IOPC regional director Catrin Evans said: “Our sympathies go out to the family of Becky Godden-Edwards for their awful loss. Mrs Edwards has waited patiently for the outcome of the lengthy and complex investigation into her complaint that Halliwell should have brought to justice sooner for her daughter’s murder. Our investigation found serious failings in the way the force handled the murder investigation, after the initial charges relating to Becky’s murder were dropped in February 2012. In our view, the issues that arose stemmed from a combination of systemic weaknesses within the force at the time as well as individual shortcomings. Our investigation indicated that no one in Wiltshire Police took responsibility for ensuring that the murder inquiry progressed effectively.

“We have been liaising with Wiltshire Police, who have co-operated fully throughout the investigation. They have already acted on a series of recommendations to try to ensure that mistakes the force made over the accountability for, and direction of, this murder investigation are not repeated. The force at the time allowed a fog of confusion to develop regarding who was in command. This led to the murder investigation stalling, a lack of appropriate reviews, and obvious lines of enquiry that were potentially capable of securing Halliwell’s conviction being overlooked. It was only after DCI Memory took over the murder inquiry, with oversight from 2014 by then-Assistant Chief Constable Pritchard, that earlier missed evidential opportunities were acted on, culminating in Halliwell finally being brought to justice.”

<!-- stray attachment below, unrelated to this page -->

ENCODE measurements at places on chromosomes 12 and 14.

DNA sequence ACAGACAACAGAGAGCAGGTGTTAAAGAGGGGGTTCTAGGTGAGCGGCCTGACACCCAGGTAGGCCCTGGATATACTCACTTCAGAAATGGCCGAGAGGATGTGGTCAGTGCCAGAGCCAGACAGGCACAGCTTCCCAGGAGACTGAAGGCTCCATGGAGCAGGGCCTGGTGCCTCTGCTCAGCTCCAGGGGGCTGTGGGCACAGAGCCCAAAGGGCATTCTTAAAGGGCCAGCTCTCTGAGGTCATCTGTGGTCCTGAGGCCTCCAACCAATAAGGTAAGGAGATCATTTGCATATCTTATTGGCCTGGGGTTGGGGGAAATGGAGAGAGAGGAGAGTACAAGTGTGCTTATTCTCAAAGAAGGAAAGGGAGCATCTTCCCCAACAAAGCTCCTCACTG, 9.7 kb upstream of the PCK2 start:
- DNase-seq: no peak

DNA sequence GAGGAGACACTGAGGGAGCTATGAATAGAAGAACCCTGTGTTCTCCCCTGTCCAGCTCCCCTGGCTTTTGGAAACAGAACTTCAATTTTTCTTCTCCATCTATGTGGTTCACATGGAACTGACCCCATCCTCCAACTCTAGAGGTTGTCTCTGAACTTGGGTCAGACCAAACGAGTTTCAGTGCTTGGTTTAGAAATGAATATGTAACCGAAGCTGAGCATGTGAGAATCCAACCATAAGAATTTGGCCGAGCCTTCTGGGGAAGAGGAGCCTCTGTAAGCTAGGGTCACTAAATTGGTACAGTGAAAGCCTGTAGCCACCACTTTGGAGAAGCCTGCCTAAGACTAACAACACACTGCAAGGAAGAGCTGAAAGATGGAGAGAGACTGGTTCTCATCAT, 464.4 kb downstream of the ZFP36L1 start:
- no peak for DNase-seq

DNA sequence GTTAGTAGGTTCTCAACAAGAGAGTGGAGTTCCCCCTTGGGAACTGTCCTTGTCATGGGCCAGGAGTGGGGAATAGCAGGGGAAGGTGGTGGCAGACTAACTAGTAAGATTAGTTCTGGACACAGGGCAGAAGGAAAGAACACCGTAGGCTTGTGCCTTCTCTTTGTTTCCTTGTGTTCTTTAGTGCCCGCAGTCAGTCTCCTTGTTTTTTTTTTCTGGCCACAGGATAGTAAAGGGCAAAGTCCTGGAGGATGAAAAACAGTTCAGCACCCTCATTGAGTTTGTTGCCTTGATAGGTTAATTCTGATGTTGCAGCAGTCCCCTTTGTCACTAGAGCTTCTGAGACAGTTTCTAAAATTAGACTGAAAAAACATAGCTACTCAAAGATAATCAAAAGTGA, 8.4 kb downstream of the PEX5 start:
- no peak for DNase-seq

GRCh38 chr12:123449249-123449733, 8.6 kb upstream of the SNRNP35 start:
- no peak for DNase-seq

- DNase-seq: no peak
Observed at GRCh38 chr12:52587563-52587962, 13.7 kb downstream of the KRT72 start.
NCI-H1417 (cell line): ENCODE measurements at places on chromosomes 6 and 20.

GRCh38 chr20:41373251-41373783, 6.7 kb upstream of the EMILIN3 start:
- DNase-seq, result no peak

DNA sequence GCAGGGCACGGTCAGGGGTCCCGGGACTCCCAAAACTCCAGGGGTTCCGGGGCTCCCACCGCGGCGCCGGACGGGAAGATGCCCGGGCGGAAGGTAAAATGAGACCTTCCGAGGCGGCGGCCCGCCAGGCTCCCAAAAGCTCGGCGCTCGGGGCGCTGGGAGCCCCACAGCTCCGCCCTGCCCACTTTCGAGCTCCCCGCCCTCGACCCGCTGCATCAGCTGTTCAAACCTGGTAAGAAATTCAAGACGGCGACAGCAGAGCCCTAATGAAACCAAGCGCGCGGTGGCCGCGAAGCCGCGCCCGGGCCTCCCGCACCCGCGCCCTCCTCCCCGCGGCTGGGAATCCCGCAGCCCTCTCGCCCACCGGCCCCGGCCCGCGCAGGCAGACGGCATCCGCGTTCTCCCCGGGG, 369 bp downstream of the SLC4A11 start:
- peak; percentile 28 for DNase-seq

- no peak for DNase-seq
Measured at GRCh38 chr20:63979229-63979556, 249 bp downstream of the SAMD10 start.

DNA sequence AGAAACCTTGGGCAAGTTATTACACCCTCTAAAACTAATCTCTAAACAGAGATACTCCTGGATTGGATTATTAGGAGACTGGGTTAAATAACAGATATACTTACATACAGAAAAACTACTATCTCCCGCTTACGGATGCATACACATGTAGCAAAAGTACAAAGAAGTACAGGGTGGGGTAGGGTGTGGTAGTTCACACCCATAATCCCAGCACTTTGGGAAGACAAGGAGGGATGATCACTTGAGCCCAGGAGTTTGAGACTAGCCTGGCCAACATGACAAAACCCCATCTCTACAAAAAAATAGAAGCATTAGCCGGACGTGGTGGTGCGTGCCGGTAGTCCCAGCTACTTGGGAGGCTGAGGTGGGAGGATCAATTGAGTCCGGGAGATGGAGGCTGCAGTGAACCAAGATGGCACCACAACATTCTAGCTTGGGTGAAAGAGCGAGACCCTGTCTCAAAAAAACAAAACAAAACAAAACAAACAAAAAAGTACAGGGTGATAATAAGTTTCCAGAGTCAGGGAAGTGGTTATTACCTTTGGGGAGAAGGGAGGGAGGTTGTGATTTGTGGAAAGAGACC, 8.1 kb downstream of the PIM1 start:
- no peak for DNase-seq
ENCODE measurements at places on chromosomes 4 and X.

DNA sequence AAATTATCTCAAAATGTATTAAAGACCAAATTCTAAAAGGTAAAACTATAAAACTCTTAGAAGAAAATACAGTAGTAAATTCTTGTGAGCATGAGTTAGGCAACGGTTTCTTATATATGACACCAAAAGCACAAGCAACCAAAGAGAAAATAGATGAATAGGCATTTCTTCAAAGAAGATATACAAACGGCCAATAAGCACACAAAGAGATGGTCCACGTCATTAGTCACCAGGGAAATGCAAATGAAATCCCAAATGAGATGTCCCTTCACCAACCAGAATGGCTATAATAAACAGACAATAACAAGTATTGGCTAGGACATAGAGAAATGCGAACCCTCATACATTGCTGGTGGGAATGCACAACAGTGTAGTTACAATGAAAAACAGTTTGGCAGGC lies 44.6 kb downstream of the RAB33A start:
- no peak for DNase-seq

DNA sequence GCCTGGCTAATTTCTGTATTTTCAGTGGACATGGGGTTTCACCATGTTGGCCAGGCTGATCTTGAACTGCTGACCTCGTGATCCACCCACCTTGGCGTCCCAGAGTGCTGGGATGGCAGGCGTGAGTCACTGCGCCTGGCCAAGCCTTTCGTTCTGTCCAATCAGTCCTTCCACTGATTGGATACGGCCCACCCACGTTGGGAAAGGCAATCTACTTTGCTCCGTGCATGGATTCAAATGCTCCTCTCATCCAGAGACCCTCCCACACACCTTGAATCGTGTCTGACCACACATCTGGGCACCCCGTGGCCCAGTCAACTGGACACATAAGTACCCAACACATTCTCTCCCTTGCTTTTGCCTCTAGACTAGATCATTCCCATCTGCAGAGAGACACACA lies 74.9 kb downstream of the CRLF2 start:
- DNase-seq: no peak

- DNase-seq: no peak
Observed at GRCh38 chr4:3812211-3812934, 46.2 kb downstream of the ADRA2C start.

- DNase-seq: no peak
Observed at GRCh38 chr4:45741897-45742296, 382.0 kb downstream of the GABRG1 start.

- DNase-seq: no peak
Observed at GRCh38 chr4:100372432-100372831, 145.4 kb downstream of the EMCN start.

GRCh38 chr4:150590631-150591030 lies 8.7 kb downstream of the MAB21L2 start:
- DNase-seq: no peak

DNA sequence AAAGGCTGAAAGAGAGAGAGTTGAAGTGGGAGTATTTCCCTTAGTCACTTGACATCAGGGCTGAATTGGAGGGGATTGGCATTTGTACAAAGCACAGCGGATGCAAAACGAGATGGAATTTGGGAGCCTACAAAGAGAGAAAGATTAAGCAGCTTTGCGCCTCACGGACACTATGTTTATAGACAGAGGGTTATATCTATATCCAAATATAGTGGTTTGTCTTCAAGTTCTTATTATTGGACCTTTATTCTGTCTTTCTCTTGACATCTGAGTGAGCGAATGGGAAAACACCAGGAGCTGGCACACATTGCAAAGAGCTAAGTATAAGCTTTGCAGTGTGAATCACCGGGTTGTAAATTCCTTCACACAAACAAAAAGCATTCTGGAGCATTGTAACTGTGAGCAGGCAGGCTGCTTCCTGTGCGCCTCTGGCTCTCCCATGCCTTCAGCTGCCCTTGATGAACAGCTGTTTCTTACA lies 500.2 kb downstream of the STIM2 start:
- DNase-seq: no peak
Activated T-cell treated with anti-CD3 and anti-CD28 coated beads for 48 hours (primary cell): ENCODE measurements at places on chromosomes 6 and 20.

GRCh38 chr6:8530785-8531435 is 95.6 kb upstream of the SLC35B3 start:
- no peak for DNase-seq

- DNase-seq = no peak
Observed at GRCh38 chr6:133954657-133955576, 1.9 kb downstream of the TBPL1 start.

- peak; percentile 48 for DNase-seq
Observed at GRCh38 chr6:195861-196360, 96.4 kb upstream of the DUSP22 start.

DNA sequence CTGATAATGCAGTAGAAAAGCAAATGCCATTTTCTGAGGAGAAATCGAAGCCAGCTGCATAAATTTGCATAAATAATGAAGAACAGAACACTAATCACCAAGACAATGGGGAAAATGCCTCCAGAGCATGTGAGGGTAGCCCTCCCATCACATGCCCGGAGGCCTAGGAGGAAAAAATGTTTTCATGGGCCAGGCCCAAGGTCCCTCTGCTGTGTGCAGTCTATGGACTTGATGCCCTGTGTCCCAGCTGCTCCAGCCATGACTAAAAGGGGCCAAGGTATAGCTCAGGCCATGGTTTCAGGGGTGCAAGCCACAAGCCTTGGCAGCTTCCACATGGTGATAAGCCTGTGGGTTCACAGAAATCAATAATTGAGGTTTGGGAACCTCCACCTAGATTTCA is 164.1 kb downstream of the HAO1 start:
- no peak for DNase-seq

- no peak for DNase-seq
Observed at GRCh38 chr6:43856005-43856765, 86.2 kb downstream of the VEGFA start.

Among the ten recommendations made by the IOPC managed investigation are:

  • that Wiltshire Police ensures relevant force policy and/or guidance sets out the responsibility for Chairs of Gold Groups to maintain a policy log and to submit that policy log for inclusion on HOLMES.
  • that Wiltshire Police ensures that all Gold Groups have clear objectives or terms of reference covering the oversight of investigations, roles and responsibilities, and wider organisational objectives.
  • that Wiltshire Police reminds relevant investigation teams that independent reviews of murder investigations should be undertaken in line with national guidance and that any deviation from this is logged as a policy decision.
  • that Wiltshire Police ensures relevant force policy and training is clear about when a Gold Group should be set up for an investigation, including for all Category A murders, and when a Gold Group can be stood down.

We are also publishing an independent learning report and a full list of the recommendations today.


  • Wiltshire Police
  • Death and serious injury